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Why US managers aren’t writing off growth in 2021

29 December 2020

Fund managers share their views on whether the US stock market will be driven by a rotation into value stocks after a decade of outperformance from growth stocks.

By Abraham Darwyne,

Senior reporter, Trustnet

Leadership in the US equity market will broaden out in 2021 as the coronavirus vaccine is rolled out but long-term trends of technological disruption will remain key drivers, according to fund managers.

Despite the Covid-19 shock that caused a dramatic market setback earlier in the year, the US equity market has made back most of its losses and is positive year-to-date.

The performance this year has been a continuation of a decade of returns driven largely by success of growth stocks that include big US tech companies such as Facebook, Amazon, Apple, Microsoft and Google (Alphabet).

However, despite this success, investment strategists at Vanguard said in their 2021 outlook that they do not expect the trends that have defined the last decade to persist.

“We expect equity markets outside of the US to outperform, largely because of lower valuations and a higher dividend yield,” the strategists said. “Likewise, we are expecting value stocks to outperform growth over the next decade based on our fundamental assessment.

“The higher return outlook for non-US equity markets underscores the benefits of global equity strategies in this environment and provides a timely opportunity for US investors to review areas of excessive concentration risk.”

As such, Vanguard’s 10-year annualised return outlook for global equities (in USD) is in the 5 to 7 per cent range, whilst its outlook for US equities is around the 4 per cent range, as shown below.


Source: Vanguard

The strategists expect annualised excess returns for value stocks to be 1.1 per cent, and excess returns for growth stocks to be 2.6 per cent.

“Given these differences and continued low inflation expectations, our view is that the outperformance will be primarily driven by the contraction in the valuations of growth stocks, rather than the valuations of value stocks returning to levels seen in prior decades,” they explained.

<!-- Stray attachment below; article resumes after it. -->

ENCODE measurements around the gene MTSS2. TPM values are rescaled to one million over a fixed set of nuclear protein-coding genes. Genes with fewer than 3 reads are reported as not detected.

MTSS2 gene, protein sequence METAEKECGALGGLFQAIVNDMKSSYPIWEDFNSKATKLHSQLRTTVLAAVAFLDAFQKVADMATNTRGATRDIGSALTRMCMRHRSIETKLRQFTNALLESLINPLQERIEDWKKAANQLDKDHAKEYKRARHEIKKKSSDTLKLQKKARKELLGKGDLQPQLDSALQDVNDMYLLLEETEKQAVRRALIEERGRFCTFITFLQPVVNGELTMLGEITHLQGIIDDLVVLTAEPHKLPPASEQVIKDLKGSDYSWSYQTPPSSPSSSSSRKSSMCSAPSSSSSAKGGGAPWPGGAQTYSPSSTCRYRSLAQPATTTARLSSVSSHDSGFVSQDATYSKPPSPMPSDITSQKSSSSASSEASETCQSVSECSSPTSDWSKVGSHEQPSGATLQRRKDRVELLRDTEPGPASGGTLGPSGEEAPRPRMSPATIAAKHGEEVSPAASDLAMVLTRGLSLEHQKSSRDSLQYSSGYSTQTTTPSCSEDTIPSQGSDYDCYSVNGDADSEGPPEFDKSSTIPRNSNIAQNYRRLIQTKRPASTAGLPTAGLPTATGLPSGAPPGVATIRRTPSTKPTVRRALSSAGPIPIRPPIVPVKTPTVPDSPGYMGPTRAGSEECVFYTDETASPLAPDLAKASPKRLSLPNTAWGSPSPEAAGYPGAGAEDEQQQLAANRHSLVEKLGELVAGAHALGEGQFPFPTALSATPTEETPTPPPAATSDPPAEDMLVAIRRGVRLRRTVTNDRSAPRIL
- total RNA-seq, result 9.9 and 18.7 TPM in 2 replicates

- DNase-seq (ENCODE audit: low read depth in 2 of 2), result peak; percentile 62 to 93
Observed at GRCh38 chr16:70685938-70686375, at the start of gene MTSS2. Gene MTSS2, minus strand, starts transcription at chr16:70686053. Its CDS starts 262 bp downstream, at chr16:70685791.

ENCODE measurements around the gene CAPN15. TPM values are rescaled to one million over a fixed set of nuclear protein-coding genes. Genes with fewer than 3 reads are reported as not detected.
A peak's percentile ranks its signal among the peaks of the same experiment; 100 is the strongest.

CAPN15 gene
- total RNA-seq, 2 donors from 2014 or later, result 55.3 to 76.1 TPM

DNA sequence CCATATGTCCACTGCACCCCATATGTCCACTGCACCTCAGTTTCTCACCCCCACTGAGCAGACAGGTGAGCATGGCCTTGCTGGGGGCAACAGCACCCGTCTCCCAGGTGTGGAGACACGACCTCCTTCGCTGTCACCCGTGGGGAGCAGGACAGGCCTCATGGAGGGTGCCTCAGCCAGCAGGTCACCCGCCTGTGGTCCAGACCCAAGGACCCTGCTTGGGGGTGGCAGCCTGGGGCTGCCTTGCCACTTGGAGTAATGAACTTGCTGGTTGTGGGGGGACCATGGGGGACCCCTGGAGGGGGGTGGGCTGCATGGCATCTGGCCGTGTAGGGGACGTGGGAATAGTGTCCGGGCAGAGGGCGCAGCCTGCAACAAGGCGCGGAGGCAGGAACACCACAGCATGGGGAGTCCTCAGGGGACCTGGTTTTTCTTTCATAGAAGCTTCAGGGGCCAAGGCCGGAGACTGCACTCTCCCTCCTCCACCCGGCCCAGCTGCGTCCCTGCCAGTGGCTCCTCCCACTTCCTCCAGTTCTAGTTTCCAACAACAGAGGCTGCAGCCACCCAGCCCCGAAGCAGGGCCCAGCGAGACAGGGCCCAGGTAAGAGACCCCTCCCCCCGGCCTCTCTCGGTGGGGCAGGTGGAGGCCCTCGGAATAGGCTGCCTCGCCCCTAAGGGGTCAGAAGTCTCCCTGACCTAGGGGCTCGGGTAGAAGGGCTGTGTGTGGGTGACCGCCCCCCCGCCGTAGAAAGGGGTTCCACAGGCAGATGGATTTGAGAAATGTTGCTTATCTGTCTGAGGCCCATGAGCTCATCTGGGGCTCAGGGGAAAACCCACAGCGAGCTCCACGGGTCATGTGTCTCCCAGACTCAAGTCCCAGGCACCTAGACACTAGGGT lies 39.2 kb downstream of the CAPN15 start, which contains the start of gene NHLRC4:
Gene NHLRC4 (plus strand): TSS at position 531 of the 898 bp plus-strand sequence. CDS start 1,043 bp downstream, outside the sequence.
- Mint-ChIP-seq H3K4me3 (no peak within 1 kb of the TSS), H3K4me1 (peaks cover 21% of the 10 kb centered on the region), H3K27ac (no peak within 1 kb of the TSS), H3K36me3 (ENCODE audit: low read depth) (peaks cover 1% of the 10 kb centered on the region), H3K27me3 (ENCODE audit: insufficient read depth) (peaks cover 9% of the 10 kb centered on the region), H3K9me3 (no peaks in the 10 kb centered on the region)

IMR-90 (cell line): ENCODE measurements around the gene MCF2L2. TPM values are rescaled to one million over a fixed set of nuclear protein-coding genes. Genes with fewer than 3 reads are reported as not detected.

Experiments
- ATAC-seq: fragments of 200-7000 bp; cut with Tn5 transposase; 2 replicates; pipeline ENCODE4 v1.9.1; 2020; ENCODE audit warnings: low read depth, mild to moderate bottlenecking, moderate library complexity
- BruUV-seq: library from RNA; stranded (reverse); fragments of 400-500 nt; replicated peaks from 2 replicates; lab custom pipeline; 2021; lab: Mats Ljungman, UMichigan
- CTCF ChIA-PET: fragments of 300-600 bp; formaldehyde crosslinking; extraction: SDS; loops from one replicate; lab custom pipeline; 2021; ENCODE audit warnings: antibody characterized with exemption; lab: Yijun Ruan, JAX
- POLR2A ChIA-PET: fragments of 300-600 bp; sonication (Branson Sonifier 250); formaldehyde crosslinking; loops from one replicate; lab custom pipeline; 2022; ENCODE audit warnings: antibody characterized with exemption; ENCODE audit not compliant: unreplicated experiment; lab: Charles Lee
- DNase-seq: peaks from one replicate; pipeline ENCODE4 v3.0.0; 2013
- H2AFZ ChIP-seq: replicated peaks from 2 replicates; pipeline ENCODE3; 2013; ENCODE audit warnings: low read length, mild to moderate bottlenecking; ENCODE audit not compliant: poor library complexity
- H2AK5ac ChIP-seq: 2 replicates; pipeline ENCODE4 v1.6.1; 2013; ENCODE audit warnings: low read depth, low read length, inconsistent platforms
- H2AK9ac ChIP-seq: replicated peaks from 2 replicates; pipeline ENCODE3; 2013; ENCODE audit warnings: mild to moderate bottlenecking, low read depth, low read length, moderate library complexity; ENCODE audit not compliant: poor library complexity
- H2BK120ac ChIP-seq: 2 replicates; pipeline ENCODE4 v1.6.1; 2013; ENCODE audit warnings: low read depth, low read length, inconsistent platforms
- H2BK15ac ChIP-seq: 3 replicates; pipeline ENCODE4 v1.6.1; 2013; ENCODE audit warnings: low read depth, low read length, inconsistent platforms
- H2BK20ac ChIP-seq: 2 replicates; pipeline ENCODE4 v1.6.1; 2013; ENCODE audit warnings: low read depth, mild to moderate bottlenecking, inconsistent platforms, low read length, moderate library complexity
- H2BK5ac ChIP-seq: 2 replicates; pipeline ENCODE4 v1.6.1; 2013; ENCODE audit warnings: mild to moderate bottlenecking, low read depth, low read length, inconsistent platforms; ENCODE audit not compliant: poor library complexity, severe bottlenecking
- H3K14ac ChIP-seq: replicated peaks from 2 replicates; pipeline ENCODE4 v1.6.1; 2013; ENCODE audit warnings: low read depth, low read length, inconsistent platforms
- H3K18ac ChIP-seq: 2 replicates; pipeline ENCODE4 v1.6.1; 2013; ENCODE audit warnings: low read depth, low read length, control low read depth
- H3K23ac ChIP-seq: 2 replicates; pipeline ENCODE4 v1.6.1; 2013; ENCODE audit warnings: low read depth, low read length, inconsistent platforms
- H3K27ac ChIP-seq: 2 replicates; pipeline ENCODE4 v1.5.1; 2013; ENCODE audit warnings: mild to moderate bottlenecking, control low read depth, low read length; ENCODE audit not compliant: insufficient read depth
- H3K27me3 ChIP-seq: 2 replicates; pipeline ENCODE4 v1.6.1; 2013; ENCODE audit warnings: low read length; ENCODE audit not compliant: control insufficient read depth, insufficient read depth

Whilst cyclical and value-orientated sectors look most attractive in 2021, Scott Glasser, co-chief investment officer at ClearBridge Investments still favours technology disruptors over the long term.

“Positive vaccine results from three separate drug candidates in November immediately boosted the outlook for cyclical stocks,” he said. “A broadening of market leadership that should continue into 2021.

“We believe the cyclical and value-oriented sectors most severely impacted by the pandemic shutdowns look the most attractive. We expect the greatest increases in earnings growth will occur in these areas, as they will benefit from easier year-over-year comparisons and improving sentiment.

“The market has already responded to this anticipation for improvement and should continue to do so.”

However, when it comes to technology stocks, he admitted their valuations suggest they are overbought and “most at risk of disappointing investors in 2021”.

However, Glasser provided a caveat to this view: “Yet much of market forecasting is based on past analogs and we would argue that given the unique nature of the Covid-19 pandemic, which caused voluntary shutdowns of broad swaths of the economy, such analogs are not as applicable today.

“At current interest rates, technology valuations are well supported. Technology companies, which also include names in the communication services and consumer discretionary sectors, were direct beneficiaries of the shift to work from home and e-commerce.

“While valuations have expanded, growth has expanded as well and the major trends reliant on technology software and services remain in place. The pandemic accelerated those trends, making the digital parts of the economy larger, and we expect technology stocks will continue to grow faster than the overall market.”

Although he is taking a more cyclical bias in 2021, he believes it’s important to continue to maintain exposure to technology disruptors that are transforming the economy.

Despite this, he did admit that investor sentiment and earnings forecasts for the first half of 2021 were a bit “exuberant”, which could lead to some consolidation and a slight correction early in the new year.